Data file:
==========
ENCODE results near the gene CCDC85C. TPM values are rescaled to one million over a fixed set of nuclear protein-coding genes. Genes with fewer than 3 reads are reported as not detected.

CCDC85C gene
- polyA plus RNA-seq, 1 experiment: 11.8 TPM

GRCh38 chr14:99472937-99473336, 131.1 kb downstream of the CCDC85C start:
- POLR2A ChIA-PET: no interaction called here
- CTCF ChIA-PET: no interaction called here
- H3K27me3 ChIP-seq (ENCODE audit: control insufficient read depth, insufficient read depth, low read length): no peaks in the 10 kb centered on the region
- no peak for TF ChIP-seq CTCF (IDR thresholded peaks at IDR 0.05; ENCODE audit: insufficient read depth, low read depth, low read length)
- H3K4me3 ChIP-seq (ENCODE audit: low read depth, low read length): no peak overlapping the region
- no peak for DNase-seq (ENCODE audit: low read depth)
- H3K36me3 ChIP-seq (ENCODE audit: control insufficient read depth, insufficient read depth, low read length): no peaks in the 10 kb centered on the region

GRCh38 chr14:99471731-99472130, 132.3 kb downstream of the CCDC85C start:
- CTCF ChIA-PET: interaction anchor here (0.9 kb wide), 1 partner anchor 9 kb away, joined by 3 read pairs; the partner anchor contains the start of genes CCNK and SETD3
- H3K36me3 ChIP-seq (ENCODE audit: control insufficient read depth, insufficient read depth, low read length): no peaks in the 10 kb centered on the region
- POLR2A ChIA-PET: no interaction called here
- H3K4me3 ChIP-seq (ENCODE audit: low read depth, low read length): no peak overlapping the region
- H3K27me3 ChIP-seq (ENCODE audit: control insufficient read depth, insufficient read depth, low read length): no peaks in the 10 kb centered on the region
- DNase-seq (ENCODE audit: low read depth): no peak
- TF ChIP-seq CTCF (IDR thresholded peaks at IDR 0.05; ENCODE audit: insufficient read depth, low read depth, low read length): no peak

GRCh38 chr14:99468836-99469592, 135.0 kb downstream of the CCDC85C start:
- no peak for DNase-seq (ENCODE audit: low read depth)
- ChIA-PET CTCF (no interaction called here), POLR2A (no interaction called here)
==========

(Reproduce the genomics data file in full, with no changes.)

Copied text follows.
ENCODE results near the gene CCDC85C. TPM values are rescaled to one million over a fixed set of nuclear protein-coding genes. Genes with fewer than 3 reads are reported as not detected.

CCDC85C gene
- polyA plus RNA-seq, 1 experiment: 11.8 TPM

GRCh38 chr14:99472937-99473336, 131.1 kb downstream of the CCDC85C start:
- POLR2A ChIA-PET: no interaction called here
- CTCF ChIA-PET: no interaction called here
- H3K27me3 ChIP-seq (ENCODE audit: control insufficient read depth, insufficient read depth, low read length): no peaks in the 10 kb centered on the region
- no peak for TF ChIP-seq CTCF (IDR thresholded peaks at IDR 0.05; ENCODE audit: insufficient read depth, low read depth, low read length)
- H3K4me3 ChIP-seq (ENCODE audit: low read depth, low read length): no peak overlapping the region
- no peak for DNase-seq (ENCODE audit: low read depth)
- H3K36me3 ChIP-seq (ENCODE audit: control insufficient read depth, insufficient read depth, low read length): no peaks in the 10 kb centered on the region

GRCh38 chr14:99471731-99472130, 132.3 kb downstream of the CCDC85C start:
- CTCF ChIA-PET: interaction anchor here (0.9 kb wide), 1 partner anchor 9 kb away, joined by 3 read pairs; the partner anchor contains the start of genes CCNK and SETD3
- H3K36me3 ChIP-seq (ENCODE audit: control insufficient read depth, insufficient read depth, low read length): no peaks in the 10 kb centered on the region
- POLR2A ChIA-PET: no interaction called here
- H3K4me3 ChIP-seq (ENCODE audit: low read depth, low read length): no peak overlapping the region
- H3K27me3 ChIP-seq (ENCODE audit: control insufficient read depth, insufficient read depth, low read length): no peaks in the 10 kb centered on the region
- DNase-seq (ENCODE audit: low read depth): no peak
- TF ChIP-seq CTCF (IDR thresholded peaks at IDR 0.05; ENCODE audit: insufficient read depth, low read depth, low read length): no peak

GRCh38 chr14:99468836-99469592, 135.0 kb downstream of the CCDC85C start:
- no peak for DNase-seq (ENCODE audit: low read depth)
- ChIA-PET CTCF (no interaction called here), POLR2A (no interaction called here)